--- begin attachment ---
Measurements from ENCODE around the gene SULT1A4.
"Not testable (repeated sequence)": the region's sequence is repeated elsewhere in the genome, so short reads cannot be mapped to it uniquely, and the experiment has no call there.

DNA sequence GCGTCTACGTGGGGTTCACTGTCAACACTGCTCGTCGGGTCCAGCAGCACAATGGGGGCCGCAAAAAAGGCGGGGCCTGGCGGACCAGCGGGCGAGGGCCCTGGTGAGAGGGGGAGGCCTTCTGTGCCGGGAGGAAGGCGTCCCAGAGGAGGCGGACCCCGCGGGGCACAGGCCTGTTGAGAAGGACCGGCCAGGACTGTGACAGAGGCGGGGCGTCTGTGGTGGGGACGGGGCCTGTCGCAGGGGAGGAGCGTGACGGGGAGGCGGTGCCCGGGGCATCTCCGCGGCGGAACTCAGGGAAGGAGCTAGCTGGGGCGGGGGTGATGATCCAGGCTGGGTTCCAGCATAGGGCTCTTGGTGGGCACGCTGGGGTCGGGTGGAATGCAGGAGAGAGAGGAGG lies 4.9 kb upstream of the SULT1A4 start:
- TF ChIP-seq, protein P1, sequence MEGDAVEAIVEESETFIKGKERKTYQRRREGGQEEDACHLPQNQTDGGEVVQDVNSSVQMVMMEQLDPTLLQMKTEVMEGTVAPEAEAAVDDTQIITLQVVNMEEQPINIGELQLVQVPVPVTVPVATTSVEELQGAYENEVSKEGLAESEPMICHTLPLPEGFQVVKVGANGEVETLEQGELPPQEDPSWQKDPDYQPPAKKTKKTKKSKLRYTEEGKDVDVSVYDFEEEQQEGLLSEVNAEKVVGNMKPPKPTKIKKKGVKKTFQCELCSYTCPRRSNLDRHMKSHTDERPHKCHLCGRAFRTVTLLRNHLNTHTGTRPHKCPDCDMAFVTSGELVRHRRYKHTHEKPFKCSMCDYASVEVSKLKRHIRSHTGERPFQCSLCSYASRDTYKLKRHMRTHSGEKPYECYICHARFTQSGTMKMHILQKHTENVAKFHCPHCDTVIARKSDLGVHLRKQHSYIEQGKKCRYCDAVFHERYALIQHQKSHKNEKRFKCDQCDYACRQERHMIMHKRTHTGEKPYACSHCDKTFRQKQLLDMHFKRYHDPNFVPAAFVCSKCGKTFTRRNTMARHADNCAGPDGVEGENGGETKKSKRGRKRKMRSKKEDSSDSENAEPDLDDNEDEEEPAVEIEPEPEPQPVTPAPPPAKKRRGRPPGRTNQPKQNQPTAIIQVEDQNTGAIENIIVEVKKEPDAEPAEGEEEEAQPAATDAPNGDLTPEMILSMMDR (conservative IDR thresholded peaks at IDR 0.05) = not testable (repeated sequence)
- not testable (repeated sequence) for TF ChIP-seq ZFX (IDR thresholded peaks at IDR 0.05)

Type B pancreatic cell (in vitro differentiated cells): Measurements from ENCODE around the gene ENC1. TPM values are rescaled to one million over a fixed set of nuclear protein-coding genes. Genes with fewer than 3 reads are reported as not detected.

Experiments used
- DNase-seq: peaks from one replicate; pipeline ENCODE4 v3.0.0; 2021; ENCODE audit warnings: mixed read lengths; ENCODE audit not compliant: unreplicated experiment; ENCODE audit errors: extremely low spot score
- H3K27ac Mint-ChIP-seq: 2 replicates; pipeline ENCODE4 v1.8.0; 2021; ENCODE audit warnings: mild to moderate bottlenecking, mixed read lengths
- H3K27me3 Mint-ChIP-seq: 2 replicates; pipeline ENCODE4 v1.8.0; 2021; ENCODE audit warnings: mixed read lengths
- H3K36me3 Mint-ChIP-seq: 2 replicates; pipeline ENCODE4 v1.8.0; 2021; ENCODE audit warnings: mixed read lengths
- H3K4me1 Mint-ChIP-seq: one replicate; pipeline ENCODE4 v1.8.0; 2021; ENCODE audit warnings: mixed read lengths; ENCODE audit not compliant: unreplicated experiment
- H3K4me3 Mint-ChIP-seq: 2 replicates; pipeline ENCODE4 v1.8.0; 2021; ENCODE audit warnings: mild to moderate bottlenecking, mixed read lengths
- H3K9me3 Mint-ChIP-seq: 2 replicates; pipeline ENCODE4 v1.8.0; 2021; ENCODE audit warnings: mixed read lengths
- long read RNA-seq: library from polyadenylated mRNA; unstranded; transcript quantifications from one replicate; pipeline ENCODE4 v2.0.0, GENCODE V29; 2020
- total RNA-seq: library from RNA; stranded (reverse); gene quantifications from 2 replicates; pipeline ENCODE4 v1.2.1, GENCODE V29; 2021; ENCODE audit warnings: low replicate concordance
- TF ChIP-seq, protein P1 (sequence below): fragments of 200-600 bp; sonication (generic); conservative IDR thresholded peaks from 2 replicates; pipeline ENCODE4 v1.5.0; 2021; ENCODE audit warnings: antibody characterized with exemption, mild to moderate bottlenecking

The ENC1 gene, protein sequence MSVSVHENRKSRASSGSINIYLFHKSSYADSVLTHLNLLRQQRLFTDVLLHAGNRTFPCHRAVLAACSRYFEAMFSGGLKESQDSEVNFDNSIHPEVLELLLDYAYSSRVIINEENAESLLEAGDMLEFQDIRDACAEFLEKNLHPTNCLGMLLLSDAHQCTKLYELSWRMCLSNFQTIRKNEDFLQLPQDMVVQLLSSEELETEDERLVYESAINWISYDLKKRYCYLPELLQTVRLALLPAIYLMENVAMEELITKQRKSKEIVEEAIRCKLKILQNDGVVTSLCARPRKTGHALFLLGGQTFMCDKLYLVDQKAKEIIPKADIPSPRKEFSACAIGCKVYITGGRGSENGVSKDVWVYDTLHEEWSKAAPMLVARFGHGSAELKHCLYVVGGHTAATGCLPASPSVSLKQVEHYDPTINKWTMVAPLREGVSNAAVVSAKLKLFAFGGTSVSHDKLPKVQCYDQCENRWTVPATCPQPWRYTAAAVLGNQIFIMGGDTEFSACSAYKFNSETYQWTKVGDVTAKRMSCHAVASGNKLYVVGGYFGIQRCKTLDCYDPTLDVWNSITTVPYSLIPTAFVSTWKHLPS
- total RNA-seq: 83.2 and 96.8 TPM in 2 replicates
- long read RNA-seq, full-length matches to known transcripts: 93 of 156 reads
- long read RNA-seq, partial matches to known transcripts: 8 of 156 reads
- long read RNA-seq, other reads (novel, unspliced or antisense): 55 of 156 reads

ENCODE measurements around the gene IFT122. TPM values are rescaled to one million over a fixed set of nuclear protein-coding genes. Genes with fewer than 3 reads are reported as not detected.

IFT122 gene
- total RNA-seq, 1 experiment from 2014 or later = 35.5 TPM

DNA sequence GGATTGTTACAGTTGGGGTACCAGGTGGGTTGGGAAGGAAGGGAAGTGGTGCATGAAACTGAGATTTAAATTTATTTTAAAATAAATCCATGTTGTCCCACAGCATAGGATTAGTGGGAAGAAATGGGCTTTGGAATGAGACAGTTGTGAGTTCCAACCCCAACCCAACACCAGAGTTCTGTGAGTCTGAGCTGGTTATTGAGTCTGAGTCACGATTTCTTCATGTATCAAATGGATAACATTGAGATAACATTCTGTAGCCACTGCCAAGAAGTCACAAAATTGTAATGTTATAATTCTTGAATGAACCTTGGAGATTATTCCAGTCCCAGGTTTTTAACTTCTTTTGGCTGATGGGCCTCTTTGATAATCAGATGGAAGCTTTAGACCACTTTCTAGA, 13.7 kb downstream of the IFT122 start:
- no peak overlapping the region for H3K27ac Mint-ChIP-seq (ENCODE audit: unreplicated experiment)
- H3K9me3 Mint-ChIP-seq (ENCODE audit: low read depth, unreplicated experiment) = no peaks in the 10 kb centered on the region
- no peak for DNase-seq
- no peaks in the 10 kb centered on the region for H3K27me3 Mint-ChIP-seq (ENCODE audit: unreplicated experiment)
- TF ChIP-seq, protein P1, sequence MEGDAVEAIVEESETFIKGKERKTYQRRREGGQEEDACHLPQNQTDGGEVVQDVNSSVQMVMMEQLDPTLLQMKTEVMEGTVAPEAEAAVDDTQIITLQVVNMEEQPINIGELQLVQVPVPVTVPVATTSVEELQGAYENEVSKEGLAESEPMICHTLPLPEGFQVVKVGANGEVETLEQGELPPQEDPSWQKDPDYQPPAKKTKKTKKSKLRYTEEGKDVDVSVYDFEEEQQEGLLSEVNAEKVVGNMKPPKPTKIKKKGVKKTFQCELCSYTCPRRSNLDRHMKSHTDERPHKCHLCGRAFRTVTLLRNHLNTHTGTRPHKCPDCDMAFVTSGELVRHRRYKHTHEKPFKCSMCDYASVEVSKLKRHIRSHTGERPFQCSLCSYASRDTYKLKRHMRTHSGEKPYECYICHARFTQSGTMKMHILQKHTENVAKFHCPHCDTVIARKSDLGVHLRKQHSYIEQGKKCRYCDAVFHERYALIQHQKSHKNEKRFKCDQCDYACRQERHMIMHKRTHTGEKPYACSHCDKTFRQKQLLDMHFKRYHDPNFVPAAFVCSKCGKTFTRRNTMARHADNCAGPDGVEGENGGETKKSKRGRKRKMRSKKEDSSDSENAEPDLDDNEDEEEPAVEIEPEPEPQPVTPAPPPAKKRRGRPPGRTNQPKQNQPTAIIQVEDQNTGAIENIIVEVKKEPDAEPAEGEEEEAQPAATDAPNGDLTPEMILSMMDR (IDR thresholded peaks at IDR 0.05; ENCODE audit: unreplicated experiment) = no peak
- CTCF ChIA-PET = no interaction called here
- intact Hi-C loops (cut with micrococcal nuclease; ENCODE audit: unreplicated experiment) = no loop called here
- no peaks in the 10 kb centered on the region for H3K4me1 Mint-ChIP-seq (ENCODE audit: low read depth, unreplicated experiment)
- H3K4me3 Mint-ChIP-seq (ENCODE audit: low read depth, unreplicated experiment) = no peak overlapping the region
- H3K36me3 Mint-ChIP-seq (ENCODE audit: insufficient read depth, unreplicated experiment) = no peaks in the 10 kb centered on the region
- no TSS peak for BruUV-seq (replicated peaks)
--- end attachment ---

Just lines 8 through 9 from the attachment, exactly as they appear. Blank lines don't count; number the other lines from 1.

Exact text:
- DNase-seq: peaks from one replicate; pipeline ENCODE4 v3.0.0; 2021; ENCODE audit warnings: mixed read lengths; ENCODE audit not compliant: unreplicated experiment; ENCODE audit errors: extremely low spot score
- H3K27ac Mint-ChIP-seq: 2 replicates; pipeline ENCODE4 v1.8.0; 2021; ENCODE audit warnings: mild to moderate bottlenecking, mixed read lengths